Belfast is a lovely town and it is easy to walk around to see all the sights. In fact most of the sights are gathered around City Hall or within 10 minutes walking distance. We saw the rest of the sights from the car, while leaving in a cloud of dust, heading towards motorway A2 towards Torr Head. At this point, shortly after lunch, it started to rain / drizzle, which faithfully continued for the next 4 days. How do you think the isle got its nickname Emerald Isle?
We left the hectic “metropolis” behind us and headed towards the unknown, a small town called Cushendun. I have absolutely no idea to pronounce it, so I must have sounded like a complete idiot when I asked for directions or told people where we were headed. That goes for most of the areas we visited in Northern Ireland, I didn’t (and still don’t) know how to pronounce these fecking words; Cushendun, Cushendall, Larne, Broughshane, Donaghadee – a UK dictionary doesn’t even know how to spell these words. How are use meant to get proper directions, when you have to guess the pronouncation and deal with the lovely Northern Irish accent? Why can’t they just call it something with “Kill” like the Irish do most of their towns – yet another blog I guess.
We were meant to go to Carrickfergus, but because of the rain, we decided that an outdoor activity wouldn’t be ideal. My wife had suggested bow and arrow for the kids, but I just wouldn’t feel too comfortable standing next to my kids with a slippery lethal weapons. The arrow might just “slip” and hit daddy’s arse.
So, next stop was Larne on the coast, to watch dolphins and whales. I was actually pretty excited about this, but the balloon was quickly deflated as we approached the coast. Visibility was less than 5 meters and it was still raining. The only way we would see a whale was if we were hit or swallowed by one, which I’m sure my daughter’s school principal wouldn’t accept as an excuse to miss first day back.
We continued North along the coast on the A2. The scenery was stunning, even in the rain. We (I) managed to get out to take photos and they turned out fairly well, despite having to cover the lens with a see-through plastic bag. My wife was acting as the National Geographic photographer and developed a brilliant method of taking wildlife and scenery pictures, by not leaving the car, simply by rolling down the windows or sticking the camera out of the sunroof. We have some amazing close-up pictures of the roof rail, so now I know where the car machine wash / brushes doesn’t reach – thanks sweetie!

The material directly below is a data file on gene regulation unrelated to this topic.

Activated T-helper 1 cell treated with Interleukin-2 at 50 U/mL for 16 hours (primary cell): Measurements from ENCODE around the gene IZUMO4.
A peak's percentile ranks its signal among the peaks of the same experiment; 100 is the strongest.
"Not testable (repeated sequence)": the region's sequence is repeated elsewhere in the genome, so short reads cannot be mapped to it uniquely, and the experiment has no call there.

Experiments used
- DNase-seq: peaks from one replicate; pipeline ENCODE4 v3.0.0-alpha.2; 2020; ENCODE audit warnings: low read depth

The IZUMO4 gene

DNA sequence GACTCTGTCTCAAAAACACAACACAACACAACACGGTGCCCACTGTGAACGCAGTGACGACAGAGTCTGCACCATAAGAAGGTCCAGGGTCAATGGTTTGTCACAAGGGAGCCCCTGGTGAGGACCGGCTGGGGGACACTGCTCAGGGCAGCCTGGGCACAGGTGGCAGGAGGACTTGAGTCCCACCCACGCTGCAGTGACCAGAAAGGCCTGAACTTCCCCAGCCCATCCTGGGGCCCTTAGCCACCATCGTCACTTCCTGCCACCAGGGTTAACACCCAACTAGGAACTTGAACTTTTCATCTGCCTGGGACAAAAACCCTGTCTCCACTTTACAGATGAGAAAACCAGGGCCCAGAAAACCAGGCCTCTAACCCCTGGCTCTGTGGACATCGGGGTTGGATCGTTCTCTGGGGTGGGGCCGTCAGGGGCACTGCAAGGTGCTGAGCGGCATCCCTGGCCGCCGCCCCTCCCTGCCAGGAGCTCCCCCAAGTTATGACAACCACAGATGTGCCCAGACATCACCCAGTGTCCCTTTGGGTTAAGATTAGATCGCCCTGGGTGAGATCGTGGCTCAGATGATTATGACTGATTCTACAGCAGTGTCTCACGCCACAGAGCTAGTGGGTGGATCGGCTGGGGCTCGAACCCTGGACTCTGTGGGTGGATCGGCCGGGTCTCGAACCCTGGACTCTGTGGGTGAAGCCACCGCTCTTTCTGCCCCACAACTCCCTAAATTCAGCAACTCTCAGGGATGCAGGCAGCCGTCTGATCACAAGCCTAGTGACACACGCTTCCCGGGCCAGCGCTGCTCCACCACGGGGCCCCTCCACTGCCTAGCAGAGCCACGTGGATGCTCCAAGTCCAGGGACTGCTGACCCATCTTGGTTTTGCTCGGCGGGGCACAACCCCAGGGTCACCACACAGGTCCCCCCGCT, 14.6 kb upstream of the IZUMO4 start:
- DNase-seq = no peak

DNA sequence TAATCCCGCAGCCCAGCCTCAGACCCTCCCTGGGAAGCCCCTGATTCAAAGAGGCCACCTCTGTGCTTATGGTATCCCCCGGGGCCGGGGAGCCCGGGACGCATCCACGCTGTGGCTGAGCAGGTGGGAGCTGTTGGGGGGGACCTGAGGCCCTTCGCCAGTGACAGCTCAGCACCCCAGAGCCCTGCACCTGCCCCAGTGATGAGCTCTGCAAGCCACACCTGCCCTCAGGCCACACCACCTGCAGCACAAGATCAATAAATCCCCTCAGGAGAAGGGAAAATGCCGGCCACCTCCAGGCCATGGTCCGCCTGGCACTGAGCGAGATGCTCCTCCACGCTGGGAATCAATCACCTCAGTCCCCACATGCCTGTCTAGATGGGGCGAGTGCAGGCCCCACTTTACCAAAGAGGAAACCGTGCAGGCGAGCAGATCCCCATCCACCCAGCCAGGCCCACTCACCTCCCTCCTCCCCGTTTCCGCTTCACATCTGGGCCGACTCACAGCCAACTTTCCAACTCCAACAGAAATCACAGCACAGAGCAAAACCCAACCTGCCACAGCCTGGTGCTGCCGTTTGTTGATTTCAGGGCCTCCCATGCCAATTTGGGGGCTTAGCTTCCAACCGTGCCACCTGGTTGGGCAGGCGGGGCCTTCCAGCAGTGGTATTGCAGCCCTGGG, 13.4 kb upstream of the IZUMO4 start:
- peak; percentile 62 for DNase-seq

20 miles from Cushendun, where we were staying the first night, we discovered that the well organised husband had forgotten the beautifully created and printed travel booklet in the house, containing all the sights and contact details for our adventures, including B&B + Hotel directions and contact details. At that moment, my left shoulder received more dummy hits than ever before, leaving my arm useless for approx. 36 minutes – it’s a fun thing my wife and I have, where we hit each other gently, when we’ve done something stupid. But, there was nothing friendly about these punches today. My wife had to call her mum and persuade her to go to our house (politely asking the TV repair man to vacate the house) and talk her through how to email it to me. Yes, a totally redeemed myself by pulling out the Mac Air from the boot of the car and a 3G broadband connection. This sound a lot easier than it was, and believe, I could see my wife’s frantic eyes as she explained the simple steps to her mum, in Spanish – I don’t speak Spanish, but somehow I understood every word my wife said, through her teeth, controlling her South American spirit.